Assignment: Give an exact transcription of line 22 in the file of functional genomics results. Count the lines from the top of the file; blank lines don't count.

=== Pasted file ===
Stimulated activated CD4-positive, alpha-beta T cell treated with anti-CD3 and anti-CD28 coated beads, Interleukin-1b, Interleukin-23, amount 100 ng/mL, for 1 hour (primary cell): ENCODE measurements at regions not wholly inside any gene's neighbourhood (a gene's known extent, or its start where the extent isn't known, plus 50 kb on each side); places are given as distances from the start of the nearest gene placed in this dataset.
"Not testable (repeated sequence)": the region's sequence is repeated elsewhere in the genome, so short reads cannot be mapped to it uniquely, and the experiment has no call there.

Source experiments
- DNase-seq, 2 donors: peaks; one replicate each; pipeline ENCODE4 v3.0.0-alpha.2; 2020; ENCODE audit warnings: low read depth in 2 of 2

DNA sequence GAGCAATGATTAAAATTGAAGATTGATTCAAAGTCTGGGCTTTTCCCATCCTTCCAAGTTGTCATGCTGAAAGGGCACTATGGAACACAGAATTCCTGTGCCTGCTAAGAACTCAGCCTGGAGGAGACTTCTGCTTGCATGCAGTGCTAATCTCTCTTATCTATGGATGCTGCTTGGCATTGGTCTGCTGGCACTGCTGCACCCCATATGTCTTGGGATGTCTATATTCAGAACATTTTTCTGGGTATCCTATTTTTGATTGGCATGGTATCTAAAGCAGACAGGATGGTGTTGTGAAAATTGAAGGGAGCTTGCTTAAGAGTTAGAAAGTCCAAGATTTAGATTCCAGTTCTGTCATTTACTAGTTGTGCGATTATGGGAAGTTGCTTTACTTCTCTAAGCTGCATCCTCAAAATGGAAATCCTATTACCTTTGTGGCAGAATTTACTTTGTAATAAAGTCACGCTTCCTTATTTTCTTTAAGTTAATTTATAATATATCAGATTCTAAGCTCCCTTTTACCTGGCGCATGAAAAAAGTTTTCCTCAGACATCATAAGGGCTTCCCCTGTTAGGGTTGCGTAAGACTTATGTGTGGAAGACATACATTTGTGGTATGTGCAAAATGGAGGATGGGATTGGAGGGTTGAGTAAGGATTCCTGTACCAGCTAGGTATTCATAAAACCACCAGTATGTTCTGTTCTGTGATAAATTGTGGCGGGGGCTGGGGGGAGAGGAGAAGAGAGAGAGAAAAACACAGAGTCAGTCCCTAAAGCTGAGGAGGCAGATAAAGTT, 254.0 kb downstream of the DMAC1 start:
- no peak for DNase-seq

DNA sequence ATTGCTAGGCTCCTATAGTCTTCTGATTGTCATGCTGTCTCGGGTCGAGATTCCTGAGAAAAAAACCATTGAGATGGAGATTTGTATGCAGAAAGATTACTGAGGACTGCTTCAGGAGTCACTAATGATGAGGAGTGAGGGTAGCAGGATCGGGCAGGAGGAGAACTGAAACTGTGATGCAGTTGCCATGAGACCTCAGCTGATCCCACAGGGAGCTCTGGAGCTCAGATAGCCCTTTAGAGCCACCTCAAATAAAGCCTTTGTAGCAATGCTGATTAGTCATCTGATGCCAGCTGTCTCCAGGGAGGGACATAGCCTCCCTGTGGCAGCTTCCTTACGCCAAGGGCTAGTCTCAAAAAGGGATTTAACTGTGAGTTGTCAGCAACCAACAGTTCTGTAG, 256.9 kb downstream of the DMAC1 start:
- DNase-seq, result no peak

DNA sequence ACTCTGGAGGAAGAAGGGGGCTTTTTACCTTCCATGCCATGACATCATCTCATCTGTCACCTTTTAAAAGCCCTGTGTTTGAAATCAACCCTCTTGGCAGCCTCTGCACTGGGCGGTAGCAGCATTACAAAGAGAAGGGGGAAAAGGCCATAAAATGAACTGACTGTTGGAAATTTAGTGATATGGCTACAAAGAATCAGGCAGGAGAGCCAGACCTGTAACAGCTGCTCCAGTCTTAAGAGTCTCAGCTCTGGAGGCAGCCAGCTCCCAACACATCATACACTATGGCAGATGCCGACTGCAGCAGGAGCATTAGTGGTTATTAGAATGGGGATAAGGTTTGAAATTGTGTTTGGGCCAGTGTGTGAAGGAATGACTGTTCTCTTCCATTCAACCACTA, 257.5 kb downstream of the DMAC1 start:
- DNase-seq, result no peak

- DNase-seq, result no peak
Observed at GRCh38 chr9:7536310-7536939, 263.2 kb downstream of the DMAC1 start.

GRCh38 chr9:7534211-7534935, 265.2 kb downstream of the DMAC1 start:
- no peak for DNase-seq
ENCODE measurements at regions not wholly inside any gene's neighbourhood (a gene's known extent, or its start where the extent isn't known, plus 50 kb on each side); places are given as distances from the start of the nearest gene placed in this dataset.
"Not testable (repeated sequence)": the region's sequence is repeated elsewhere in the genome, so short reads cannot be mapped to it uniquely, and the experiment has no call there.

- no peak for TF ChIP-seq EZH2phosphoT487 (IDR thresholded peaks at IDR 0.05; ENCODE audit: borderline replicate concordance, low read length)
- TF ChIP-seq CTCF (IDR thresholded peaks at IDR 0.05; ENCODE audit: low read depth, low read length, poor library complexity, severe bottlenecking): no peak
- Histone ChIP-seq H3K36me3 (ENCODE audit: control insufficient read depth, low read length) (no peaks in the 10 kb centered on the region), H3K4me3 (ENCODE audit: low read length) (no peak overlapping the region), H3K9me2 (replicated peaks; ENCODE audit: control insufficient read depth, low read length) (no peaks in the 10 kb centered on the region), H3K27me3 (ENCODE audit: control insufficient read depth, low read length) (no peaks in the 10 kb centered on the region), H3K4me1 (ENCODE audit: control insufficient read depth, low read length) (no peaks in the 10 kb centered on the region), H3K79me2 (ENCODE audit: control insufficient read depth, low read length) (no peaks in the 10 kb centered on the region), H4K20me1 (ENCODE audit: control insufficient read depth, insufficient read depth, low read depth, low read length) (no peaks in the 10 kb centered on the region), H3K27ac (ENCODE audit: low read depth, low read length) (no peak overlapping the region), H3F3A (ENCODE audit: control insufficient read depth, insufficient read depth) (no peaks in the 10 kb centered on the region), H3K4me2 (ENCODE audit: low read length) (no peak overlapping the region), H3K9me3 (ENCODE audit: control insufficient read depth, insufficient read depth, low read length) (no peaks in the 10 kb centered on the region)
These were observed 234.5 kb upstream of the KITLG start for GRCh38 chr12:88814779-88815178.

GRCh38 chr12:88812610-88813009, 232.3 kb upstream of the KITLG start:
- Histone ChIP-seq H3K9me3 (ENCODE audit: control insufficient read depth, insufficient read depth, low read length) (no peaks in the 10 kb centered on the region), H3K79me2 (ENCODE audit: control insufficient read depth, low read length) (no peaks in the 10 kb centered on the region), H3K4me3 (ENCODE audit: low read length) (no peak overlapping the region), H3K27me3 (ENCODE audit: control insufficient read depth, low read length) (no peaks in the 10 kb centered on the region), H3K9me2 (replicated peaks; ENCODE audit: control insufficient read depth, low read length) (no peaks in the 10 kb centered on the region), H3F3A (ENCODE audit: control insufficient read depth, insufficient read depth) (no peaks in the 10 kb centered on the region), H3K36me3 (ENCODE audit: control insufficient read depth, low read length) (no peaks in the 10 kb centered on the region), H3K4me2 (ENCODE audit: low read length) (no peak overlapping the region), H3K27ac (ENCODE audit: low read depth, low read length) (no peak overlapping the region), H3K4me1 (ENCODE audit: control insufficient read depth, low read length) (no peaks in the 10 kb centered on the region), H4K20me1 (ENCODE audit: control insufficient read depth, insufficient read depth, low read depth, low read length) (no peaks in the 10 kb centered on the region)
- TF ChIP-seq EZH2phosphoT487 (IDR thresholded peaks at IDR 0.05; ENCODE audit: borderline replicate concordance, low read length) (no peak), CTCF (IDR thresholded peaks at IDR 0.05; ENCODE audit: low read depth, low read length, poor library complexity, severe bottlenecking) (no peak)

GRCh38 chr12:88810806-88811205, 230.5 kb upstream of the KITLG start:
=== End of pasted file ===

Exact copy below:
- Histone ChIP-seq H3K9me3 (ENCODE audit: control insufficient read depth, insufficient read depth, low read length) (no peaks in the 10 kb centered on the region), H3K79me2 (ENCODE audit: control insufficient read depth, low read length) (no peaks in the 10 kb centered on the region), H3K4me3 (ENCODE audit: low read length) (no peak overlapping the region), H3K27me3 (ENCODE audit: control insufficient read depth, low read length) (no peaks in the 10 kb centered on the region), H3K9me2 (replicated peaks; ENCODE audit: control insufficient read depth, low read length) (no peaks in the 10 kb centered on the region), H3F3A (ENCODE audit: control insufficient read depth, insufficient read depth) (no peaks in the 10 kb centered on the region), H3K36me3 (ENCODE audit: control insufficient read depth, low read length) (no peaks in the 10 kb centered on the region), H3K4me2 (ENCODE audit: low read length) (no peak overlapping the region), H3K27ac (ENCODE audit: low read depth, low read length) (no peak overlapping the region), H3K4me1 (ENCODE audit: control insufficient read depth, low read length) (no peaks in the 10 kb centered on the region), H4K20me1 (ENCODE audit: control insufficient read depth, insufficient read depth, low read depth, low read length) (no peaks in the 10 kb centered on the region)